It was not all that long ago that ethanol, the natural alcohol made from organic material, was being hailed as a major step forward in the creation of environmentally-friendly replacements for fossil fuels. Typically made of corn in America, government looks on ethanol so fondly that Congress has passed major tax credits for ethanol producers and mandated that it be mixed in with your car’s gasoline.
Roughly 25 percent of corn grown in the United States today is used to produce ethanol, which makes less corn available for food production and contributes to rising food costs here and elsewhere. Queens City Councilman Eric Gioia is set to introduce a resolution that will call on the federal government phase out the use of food crops for fuel production while at the same time urging Governor David Paterson to petition the Environmental Protection Agency to give New York State a waiver on federal ethanol mandates.
Both measures are being hailed by hunger activists as good steps towards lowering the ever rising cost of food. Joel Berg, Executive Director of the New York City Coalition Against Hunger and a supporter of Gioia’s resolution, said the City’s poor are facing a food crisis that using food for fuel is only making worse.
“The only bright spot for poor people in America over the last few decades was that food prices were relatively low compared to western Europe and other developing countries,” said Berg. “Now we’ve lost that.”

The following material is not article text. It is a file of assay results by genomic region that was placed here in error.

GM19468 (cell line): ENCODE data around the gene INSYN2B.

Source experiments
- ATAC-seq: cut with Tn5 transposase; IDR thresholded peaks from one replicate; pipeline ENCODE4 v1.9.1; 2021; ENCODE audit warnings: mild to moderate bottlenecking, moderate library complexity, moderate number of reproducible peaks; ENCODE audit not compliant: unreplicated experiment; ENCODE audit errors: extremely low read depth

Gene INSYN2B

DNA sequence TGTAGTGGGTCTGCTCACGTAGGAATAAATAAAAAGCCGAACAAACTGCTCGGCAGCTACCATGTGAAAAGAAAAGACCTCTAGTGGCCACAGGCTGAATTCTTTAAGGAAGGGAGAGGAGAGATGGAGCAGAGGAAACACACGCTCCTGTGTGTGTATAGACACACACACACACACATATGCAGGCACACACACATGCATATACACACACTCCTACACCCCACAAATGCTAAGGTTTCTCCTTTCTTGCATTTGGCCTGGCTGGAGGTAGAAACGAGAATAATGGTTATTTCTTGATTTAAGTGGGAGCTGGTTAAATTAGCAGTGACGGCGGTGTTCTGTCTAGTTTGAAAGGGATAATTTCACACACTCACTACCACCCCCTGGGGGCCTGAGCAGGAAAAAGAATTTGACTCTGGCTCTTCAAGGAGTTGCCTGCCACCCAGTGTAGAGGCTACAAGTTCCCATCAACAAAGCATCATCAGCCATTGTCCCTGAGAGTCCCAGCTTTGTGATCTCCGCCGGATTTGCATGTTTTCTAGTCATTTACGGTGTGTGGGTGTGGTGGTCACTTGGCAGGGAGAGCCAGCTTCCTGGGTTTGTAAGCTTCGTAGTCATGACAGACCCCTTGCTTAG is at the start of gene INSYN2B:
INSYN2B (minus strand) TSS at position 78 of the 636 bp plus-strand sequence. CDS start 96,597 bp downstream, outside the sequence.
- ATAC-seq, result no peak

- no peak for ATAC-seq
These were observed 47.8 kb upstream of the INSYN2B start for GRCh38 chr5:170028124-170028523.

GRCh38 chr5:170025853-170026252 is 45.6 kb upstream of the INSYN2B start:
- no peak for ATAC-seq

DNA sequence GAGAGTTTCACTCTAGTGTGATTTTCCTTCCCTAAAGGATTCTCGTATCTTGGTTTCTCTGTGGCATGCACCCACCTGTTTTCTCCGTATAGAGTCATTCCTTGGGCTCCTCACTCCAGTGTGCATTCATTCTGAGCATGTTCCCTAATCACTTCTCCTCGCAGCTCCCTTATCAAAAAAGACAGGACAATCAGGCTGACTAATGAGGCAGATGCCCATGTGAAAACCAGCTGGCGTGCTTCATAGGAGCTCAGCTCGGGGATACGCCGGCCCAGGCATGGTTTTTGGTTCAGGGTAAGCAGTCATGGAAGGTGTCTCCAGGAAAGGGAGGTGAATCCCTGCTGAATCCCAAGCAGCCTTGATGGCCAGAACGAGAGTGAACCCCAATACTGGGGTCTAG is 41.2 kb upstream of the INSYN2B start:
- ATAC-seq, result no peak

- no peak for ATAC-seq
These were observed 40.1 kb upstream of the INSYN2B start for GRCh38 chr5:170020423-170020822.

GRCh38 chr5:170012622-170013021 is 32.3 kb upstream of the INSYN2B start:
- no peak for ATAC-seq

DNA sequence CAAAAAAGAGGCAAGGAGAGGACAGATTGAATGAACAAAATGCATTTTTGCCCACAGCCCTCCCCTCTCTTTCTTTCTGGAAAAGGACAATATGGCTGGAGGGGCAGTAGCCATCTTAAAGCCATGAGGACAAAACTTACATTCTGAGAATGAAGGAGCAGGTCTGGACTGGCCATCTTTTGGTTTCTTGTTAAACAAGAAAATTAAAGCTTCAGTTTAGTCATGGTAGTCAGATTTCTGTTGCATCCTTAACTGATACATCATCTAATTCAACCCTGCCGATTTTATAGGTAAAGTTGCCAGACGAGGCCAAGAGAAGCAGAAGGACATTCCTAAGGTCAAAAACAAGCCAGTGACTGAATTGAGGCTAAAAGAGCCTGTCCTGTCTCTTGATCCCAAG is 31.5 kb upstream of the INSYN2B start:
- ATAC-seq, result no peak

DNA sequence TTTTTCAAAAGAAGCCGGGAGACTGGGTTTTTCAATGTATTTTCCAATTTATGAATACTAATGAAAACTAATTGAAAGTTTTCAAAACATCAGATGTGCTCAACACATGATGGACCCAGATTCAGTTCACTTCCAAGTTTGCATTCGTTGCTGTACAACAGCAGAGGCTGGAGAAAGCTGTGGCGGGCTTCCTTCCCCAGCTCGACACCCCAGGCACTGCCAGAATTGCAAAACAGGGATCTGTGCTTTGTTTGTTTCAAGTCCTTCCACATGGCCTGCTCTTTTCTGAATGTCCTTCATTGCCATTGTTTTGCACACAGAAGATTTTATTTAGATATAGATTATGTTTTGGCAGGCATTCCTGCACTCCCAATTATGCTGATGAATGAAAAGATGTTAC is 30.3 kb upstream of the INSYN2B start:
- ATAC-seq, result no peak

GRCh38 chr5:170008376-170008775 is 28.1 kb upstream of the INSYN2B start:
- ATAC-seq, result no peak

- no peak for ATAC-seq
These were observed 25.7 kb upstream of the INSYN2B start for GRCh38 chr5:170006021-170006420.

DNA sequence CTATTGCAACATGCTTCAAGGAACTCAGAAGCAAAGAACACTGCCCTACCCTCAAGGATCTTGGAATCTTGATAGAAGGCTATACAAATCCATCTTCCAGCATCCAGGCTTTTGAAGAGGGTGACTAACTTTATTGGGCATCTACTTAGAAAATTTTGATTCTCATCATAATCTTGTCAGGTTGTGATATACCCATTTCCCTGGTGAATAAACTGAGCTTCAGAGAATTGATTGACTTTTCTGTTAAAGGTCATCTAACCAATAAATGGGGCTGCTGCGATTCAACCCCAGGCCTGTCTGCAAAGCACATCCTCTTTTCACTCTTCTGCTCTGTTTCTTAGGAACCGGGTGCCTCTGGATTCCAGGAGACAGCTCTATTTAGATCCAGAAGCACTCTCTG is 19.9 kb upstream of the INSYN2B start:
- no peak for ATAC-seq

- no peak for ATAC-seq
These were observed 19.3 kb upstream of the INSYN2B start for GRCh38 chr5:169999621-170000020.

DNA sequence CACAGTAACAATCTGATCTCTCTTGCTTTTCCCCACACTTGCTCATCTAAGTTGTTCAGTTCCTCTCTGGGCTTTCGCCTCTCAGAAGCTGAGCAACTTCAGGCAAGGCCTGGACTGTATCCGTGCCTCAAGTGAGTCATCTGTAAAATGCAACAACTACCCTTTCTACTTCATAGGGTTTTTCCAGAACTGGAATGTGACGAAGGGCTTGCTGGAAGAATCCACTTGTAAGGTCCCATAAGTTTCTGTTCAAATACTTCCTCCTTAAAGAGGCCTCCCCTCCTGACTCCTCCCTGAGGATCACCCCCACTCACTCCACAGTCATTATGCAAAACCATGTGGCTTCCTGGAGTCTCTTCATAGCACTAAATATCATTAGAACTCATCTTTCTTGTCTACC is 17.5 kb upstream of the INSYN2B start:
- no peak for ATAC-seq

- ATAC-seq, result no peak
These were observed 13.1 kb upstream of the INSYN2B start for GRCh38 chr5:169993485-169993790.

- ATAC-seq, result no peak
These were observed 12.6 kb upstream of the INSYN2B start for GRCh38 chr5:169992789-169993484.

Critics of corn ethanol like Berg note that evidence suggests it takes more energy to produce such fuel than it generates.
They also note that the heavy government subsidies on corn ethanol—51 cents a gallon—has turned ethanol production into a corporate welfare program. Archer Daniels Midland, one of America’s largest ethanol producers, has been attacked by left, right and center for having grown fat off of taxpayers while doling out generous contributions to Democrats and Republicans alike.
“It really drives up food prices by taking food out of consumption of people and putting it into energy,” said Berg. He noted that other factors have also played a role in food cost increases, such as the consolidation of agriculture businesses and a burgeoning middle class in countries like India and China. “But ethanol certainly contributes to that, and is one of the most pointless contributors to it.”
And the City’s poor are feeling the pinch. Their own food dollars have been stretched, as have the value of their food stamps. On top of that the food pantries that many rely on to make up the difference are seeing their own purchasing dollars lose power, all of which combines for less food in your cupboard. “It really is a triple whammy for poor people in New York,” said Berg.
In announcing the resolution, Gioia noted that the stated intentions of ethanol mandates were to reduce our dependence on foreign oil. Instead, they have driven the cost of necessities like bread and milk higher than many Americans can bear. “With high food prices on top of the outrageous price of gas, New Yorkers are getting hit by a one-two punch,” said Gioia. “By freezing ethanol mandates and moving towards advanced biofuels instead, we can put policies in place that will help us save money at the gas station and the grocery store.”
Berg admitted there is no guarantee that ending corn ethanol mandates would lead to a decrease in food prices. But even if it meant that food would only see small increases, he said, it would be worth it to New York’s poor.
“Given the crisis for low income New Yorker, any marginal help they need is something we would support,” said Berg.